This is why expert reviews are important. The following table reports the overall ratings of the cameras as published by some of the major camera review sites (amateurphotographer [AP], cameralabs [CL], dpreview [DPR], ephotozine [EPZ], photographyblog [PB]). As can be seen, the professional reviewers agree in many cases on the quality of different cameras, but sometimes their assessments diverge, reinforcing the earlier point that a camera decision is often a very personal choice.
|1.||Canon M50 Mark II||..||..||..||..||..||Oct 2020||599|
|2.||Panasonic GH4||5/5||+ +||85/100||5/5||5/5||Feb 2014||1,499|
|3.||Canon M200||..||+||79/100||4/5||4/5||Sep 2019||549|
|4.||Canon SL3||..||o||79/100||4/5||4/5||Apr 2019||599|
|5.||Canon G5 X Mark II||4/5||+||82/100||..||4/5||Jul 2019||899|
|6.||Canon M6 Mark II||..||+||85/100||4/5||4/5||Aug 2019||849|
|7.||Canon M50||..||+||79/100||..||3.5/5||Feb 2018||779|
|8.||Canon M6||..||..||80/100||4/5||4/5||Feb 2017||779|
|9.||Canon M100||3/5||+||..||4/5||3.5/5||Aug 2017||499|
|10.||Canon SL2||4/5||+ +||78/100||4.5/5||4.5/5||Jun 2017||549|
|11.||Canon M5||4/5||+||82/100||4/5||4/5||Sep 2016||979|
|12.||Canon M3||4/5||o||75/100||4.5/5||4/5||Feb 2015||679|
|13.||Olympus E-M5 II||5/5||+ +||81/100||5/5||5/5||Feb 2015||1,099|
|14.||Olympus E-M1||5/5||+ +||84/100||4.5/5||4.5/5||Sep 2013||1,399|
|15.||Panasonic GH5||4.5/5||+ +||85/100||4.5/5||5/5||Jan 2017||1,999|
|16.||Panasonic G6||4/5||+ +||..||5/5||4.5/5||Apr 2013||599|
|17.||Panasonic GH3||5/5||+ +||79/100||4.5/5||4.5/5||Sep 2012||1,299|
|Notes: (+ +) highly recommended; (+) recommended; (o) reviewed; (..) not available.|
Care should be taken when interpreting the review scores above, though. The assessments were made in relation to similar cameras of the same technological generation. Thus, a score needs to be put into the context of the launch date and the launch price of the camera, and comparing ratings of very distinct cameras or ones that are far apart in terms of their release date have little meaning. It should also be noted that some of the review sites have over time altered the way they render their verdicts.
Other camera comparisons
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Specifications: Canon M50 Mark II vs Panasonic GH4
Below is a side-by-side comparison of the specs of the two cameras to facilitate a quick review of their differences and common features.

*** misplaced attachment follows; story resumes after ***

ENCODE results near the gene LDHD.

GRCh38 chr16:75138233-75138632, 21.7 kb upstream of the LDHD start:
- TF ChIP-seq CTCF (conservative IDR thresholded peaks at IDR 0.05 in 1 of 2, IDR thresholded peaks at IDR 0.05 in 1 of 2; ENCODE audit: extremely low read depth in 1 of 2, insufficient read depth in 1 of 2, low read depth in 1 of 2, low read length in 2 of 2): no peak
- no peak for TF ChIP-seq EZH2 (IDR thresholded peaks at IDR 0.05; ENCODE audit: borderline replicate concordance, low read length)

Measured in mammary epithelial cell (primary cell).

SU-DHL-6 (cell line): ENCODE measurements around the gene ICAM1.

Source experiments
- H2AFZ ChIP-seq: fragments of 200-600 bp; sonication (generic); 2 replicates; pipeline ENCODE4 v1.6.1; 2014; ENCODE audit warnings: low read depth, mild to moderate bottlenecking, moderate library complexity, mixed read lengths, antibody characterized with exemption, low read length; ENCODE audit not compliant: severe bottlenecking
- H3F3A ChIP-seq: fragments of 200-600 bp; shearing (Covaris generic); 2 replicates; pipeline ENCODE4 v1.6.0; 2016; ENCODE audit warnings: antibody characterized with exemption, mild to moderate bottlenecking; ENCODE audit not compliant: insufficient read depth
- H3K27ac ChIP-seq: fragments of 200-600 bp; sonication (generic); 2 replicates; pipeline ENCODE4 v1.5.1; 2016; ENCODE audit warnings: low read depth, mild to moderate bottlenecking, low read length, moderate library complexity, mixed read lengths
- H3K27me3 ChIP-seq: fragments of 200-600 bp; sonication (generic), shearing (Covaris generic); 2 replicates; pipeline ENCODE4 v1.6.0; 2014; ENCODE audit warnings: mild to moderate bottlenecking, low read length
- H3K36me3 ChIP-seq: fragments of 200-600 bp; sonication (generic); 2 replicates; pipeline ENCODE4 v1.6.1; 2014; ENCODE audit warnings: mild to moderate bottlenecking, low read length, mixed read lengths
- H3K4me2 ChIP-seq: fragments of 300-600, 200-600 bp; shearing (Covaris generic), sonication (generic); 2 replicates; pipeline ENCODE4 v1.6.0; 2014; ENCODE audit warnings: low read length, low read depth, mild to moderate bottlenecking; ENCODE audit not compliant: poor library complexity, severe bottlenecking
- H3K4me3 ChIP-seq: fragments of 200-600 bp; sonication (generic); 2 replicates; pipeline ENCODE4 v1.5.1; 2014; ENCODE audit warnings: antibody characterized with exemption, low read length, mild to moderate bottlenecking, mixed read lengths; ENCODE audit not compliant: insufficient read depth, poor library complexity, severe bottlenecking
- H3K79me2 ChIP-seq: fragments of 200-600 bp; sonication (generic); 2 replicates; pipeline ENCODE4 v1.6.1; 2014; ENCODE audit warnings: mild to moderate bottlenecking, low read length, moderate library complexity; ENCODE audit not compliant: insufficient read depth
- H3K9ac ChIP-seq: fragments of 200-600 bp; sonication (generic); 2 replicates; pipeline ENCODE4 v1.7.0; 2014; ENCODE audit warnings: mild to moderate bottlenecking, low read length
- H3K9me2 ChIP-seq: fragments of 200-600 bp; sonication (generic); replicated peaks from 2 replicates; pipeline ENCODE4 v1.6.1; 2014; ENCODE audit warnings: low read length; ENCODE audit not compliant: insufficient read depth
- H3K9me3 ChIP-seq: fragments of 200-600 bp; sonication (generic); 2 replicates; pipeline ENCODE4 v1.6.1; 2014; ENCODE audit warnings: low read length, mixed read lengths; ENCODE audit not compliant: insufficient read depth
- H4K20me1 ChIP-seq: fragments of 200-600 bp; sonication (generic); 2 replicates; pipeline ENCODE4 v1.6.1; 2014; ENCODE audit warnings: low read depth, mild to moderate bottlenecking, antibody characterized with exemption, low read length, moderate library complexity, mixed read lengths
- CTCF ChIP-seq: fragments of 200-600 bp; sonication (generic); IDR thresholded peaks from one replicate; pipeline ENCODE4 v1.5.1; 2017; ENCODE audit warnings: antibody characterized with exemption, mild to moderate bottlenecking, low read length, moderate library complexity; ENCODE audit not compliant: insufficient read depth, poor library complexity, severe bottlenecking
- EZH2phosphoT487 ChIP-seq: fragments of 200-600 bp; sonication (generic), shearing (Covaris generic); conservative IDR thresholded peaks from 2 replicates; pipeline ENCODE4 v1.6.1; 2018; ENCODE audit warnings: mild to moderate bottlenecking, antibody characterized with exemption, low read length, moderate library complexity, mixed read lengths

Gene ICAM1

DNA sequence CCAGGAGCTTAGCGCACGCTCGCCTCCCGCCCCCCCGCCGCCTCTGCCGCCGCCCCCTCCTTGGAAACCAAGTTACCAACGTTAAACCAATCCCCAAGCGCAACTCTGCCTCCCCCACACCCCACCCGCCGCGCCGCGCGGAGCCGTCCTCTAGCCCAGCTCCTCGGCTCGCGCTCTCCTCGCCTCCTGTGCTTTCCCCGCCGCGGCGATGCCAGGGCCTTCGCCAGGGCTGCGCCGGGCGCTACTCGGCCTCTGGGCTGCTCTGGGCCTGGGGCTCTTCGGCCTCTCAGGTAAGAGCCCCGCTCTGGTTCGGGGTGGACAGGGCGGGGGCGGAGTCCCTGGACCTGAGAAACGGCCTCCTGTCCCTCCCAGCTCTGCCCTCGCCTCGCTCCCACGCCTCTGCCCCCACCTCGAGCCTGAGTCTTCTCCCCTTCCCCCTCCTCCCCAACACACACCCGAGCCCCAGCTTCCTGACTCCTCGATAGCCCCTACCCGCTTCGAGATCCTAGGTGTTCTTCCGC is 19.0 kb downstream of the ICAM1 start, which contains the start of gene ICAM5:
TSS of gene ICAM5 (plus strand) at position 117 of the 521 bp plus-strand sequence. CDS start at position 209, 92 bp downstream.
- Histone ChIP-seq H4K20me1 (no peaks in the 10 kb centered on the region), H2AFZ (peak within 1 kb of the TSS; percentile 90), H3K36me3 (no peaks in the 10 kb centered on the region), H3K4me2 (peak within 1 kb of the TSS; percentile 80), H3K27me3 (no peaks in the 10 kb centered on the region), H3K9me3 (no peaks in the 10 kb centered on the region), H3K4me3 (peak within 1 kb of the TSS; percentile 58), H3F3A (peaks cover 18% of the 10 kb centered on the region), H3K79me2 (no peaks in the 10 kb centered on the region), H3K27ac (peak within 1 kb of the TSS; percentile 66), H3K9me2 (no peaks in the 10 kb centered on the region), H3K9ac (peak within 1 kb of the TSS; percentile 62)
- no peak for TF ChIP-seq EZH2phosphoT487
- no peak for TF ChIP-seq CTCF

|Camera Model||Canon M50 Mark II||Panasonic GH4|
|Camera Type||Mirrorless system camera||Mirrorless system camera|
|Camera Lens||Canon EF-M mount lenses||Micro Four Thirds lenses|
|Launch Date||October 2020||February 2014|
|Launch Price||USD 599||USD 1,499|
|Sensor Specs||Canon M50 Mark II||Panasonic GH4|
|Sensor Format||APS-C Sensor||Four Thirds Sensor|
|Sensor Size||22.3 x 14.9 mm||17.3 x 13.0 mm|
|Sensor Area||332.27 mm2||224.9 mm2|
|Sensor Diagonal||26.8 mm||21.6 mm|
|Sensor Resolution||24 Megapixels||15.9 Megapixels|
|Image Resolution||6000 x 4000 pixels||4608 x 3456 pixels|
|Pixel Pitch||3.72 μm||3.76 μm|
|Pixel Density||7.22 MP/cm2||7.08 MP/cm2|
|Moiré control||Anti-Alias filter||Anti-Alias filter|
|Movie Capability||4K/24p Video||4K/30p Video|
|ISO Setting||100 - 25,600 ISO||200 - 25,600 ISO|
|ISO Boost||100 - 51,200 ISO||100 - 25,600 ISO|
|Image Processor||DIGIC 8||Venus IX|
|DXO Sensor Quality (score)||..||74|
|DXO Color Depth (bits)||..||23.2|
|DXO Dynamic Range (EV)||..||12.8|
|DXO Low Light (ISO)||..||791|
|Screen Specs||Canon M50 Mark II||Panasonic GH4|
|Viewfinder Type||Electronic viewfinder||Electronic viewfinder|
|Viewfinder Field of View||100%||100%|
|Viewfinder Resolution||2360k dots||2359k dots|
|LCD Framing||Live View||Live View|
|Rear LCD Size||3.0inch||3.0inch|
|LCD Resolution||1040k dots||1036k dots|
|LCD Attachment||Swivel screen||Swivel screen|
|Shooting Specs||Canon M50 Mark II||Panasonic GH4|
|Focus System||On-Sensor Phase-detect||Contrast-detect AF|
|Manual Focusing Aid||Focus Peaking||Focus Peaking|
|Max Shutter Speed (mechanical)||1/4000s||1/8000s|
|Continuous Shooting||10 shutter flaps/s||12 shutter flaps/s|
|Shutter Life Expectancy||100 000 actuations||200 000 actuations|
|Electronic Shutter||YES||up to 1/8000s|
|Time-Lapse Photography||Intervalometer built-in||Intervalometer built-in|
|Fill Flash||Build-in Flash||Build-in Flash|
|Storage Medium||SDXC cards||SDXC cards|
|Second Storage Option||Single card slot||Single card slot|
|UHS card support||UHS-I||UHS-I|
|Connectivity Specs||Canon M50 Mark II||Panasonic GH4|
|Studio Flash||no PC Sync||PC Sync socket|
|USB Connector||USB 2.0||USB 2.0|
|HDMI Port||micro HDMI||micro HDMI|
|Microphone Port||External MIC port||External MIC port|
|Headphone Socket||no Headphone port||Headphone port|
|Wifi Support||Wifi built-in||Wifi built-in|
|Near-Field Communication||no NFC||NFC built-in|
|Bluetooth Support||Bluetooth built-in||no Bluetooth|
|Body Specs||Canon M50 Mark II||Panasonic GH4|
|Environmental Sealing||not weather sealed||Weathersealed body|
|Battery Life (CIPA)||305 shots per charge||500 shots per charge|
116 x 88 x 59 mm
(4.6 x 3.5 x 2.3 in)
133 x 93 x 84 mm
(5.2 x 3.7 x 3.3 in)
|Camera Weight||387 g (13.7 oz)||560 g (19.8 oz)|